In his month-long spaceflight safety review, O'Connor sifted through records of 94 shuttle missions and 10 Soyuz launches from 1987 to the present and included interviews with flight surgeons and at least one crewmember from each of those flights. In all, he interviewed 90 astronauts, flight surgeons, mission managers and space workers, and found no alcohol-related complaints amid the agency's 40,134 mishap and close call records.
An analysis of the alleged shuttle-related incident, which was narrowed to flights between 1990 and 1995, turned up no evidence of alcohol abuse, O'Connor found. The Soyuz scenario, meanwhile, reportedly involved an astronaut so drunk that a worried flight surgeon stayed in the room overnight to ensure he didn't suffer an airway obstruction, according to the NASA report.
"I can say categorically that that anecdotal story did not happen," Griffin told reporters, adding that the flight surgeon attributed to the account has refuted the story. "There was not an impaired crewmember. There was not a flight surgeon who felt that he or she had to stay with the crewmember…that did not happen."
O'Connor did concede that medical privacy issues complicated his review of the Soyuz allegation, but he stressed that at no point did he uncover a flight safety issue related to alcohol use for during the Soyuz flights he surveyed.
Russian space agency officials traditionally hold a champagne toast before Soyuz launches, though the small amount of alcohol available during the ceremony has proven little concern to NASA flight surgeons and non-drinkers are not pressured to participate, O'Connor found.
Alcohol is freely available for astronauts during off-duty hours in the spaceflight crew quarters at NASA's Johnson Space Center in Houston, as well as the agency's Kennedy Space Center launch site in Cape Canaveral, Florida, where spaceflyers are sequestered before flight to avoid last-minute illnesses. But the high-profile and visibility of astronauts from wake-up to liftoff on launch day makes it unlikely that spaceflyer would jeopardize launch by becoming intoxicated, or be able to hide any such impairment from others, O'Connor wrote.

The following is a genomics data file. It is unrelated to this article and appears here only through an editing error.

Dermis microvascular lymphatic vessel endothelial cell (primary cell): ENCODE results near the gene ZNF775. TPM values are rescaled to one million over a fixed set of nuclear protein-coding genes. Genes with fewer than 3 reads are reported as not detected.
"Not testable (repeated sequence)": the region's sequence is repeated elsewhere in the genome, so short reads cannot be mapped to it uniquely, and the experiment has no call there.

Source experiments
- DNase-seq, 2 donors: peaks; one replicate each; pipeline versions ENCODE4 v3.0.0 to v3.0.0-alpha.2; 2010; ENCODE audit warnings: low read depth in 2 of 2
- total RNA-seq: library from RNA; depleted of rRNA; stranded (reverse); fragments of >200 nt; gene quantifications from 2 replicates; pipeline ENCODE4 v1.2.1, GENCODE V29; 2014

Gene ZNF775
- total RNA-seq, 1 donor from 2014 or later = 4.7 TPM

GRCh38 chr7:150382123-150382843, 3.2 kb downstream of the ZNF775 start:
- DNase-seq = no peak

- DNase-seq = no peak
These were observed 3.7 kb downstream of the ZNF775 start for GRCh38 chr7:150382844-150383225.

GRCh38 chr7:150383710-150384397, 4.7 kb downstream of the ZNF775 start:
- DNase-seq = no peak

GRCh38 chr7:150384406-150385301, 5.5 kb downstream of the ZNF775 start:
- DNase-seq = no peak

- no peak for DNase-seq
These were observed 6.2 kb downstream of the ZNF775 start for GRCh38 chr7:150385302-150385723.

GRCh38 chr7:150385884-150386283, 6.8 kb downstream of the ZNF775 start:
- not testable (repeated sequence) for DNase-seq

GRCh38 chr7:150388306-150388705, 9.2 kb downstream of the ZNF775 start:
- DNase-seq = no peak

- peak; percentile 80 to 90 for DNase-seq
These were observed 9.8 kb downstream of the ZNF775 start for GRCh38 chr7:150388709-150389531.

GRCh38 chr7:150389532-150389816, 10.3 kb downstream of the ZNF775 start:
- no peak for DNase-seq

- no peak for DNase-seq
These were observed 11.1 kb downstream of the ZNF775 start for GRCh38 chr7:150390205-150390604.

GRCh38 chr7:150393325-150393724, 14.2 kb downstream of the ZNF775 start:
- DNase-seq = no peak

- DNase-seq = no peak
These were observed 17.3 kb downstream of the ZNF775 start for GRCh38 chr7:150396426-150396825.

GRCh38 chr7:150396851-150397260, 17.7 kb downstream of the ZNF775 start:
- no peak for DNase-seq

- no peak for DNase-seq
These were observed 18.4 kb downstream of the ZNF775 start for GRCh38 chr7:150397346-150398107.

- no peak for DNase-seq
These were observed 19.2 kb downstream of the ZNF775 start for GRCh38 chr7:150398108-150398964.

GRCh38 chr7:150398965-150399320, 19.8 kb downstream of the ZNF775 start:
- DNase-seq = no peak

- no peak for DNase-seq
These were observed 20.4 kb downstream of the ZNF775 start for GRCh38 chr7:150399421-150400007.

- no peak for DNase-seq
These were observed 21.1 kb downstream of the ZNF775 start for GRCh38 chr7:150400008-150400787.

Last month, NASA officially adopted a no-drinking policy for astronauts within the 12-hour period before space shuttle and Soyuz launches. An unofficial policy, based on NASA's T-38 training aircraft flight guidelines, was already in place, but the new rules apply directly to human spaceflight, NASA officials have said.
"I think the controls we have in place for this sort of thing are very good and the probability of flying an impaired astronaut is very low," said O'Connor, himself a former shuttle astronaut. "In fact I couldn't even imagine it. I'd put it in the non-credible category."
While O'Connor did find instances of disagreements between mission operations and spaceflight medical teams, his review found no evidence that the safety concerns of flight surgeons or astronauts were disregarded as cited in the allegations, the NASA safety chief wrote.
NASA's current flight surgeon corps of 20 physicians overseeing astronauts also submitted a written statement confirming that its members' safety concerns have never been disregarded in the past, nor had they witnessed drunk astronauts during NASA shuttle, T-38 jet or Russian Soyuz flight preparations.
"Should such a situation present itself in the future, my review makes me confident that there are reasonable safeguards in place to prevent an impaired crewmember from ever boarding a spacecraft," O'Connor said.